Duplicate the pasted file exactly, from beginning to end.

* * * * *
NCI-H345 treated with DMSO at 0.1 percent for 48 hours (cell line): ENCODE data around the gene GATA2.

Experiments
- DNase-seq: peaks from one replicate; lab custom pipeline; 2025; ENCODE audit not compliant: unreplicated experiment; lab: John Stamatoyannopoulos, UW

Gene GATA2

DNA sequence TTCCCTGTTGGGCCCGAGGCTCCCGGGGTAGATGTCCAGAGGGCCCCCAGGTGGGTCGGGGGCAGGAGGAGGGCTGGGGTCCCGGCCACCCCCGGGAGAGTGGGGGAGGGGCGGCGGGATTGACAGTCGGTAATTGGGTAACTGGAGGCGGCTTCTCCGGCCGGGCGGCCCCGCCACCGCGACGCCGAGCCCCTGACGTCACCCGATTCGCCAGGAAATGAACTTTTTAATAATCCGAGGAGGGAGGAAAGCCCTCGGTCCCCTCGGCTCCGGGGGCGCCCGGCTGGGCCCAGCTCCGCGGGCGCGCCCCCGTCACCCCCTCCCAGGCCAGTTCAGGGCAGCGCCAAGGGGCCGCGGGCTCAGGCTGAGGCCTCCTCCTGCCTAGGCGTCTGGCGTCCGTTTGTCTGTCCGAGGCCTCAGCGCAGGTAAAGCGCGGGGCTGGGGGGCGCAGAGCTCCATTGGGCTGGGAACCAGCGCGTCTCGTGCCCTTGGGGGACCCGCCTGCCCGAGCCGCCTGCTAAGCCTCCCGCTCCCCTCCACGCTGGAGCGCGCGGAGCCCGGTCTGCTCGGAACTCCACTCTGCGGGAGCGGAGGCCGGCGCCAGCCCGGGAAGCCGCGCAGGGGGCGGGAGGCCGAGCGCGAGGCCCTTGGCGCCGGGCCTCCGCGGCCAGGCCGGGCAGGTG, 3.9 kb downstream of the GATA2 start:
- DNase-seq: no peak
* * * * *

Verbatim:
NCI-H345 treated with DMSO at 0.1 percent for 48 hours (cell line): ENCODE data around the gene GATA2.

Experiments
- DNase-seq: peaks from one replicate; lab custom pipeline; 2025; ENCODE audit not compliant: unreplicated experiment; lab: John Stamatoyannopoulos, UW

Gene GATA2

DNA sequence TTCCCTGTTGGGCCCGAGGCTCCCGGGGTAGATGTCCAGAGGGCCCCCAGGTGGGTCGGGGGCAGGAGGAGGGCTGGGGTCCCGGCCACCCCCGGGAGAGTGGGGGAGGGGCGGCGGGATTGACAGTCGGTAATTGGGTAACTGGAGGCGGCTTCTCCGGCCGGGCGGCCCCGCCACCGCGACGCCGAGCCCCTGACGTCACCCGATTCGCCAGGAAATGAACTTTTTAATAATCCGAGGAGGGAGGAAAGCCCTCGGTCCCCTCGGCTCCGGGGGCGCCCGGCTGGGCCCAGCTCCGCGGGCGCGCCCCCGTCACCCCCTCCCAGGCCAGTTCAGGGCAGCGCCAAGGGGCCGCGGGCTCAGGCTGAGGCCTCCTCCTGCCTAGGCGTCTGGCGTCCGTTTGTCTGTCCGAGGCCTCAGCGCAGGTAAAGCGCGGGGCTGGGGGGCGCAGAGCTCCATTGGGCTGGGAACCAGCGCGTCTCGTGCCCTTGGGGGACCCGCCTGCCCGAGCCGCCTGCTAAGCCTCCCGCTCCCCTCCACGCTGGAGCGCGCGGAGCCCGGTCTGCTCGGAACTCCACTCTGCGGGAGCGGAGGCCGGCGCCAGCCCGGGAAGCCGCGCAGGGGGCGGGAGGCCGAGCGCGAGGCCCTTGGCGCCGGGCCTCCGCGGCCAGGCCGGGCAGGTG, 3.9 kb downstream of the GATA2 start:
- DNase-seq: no peak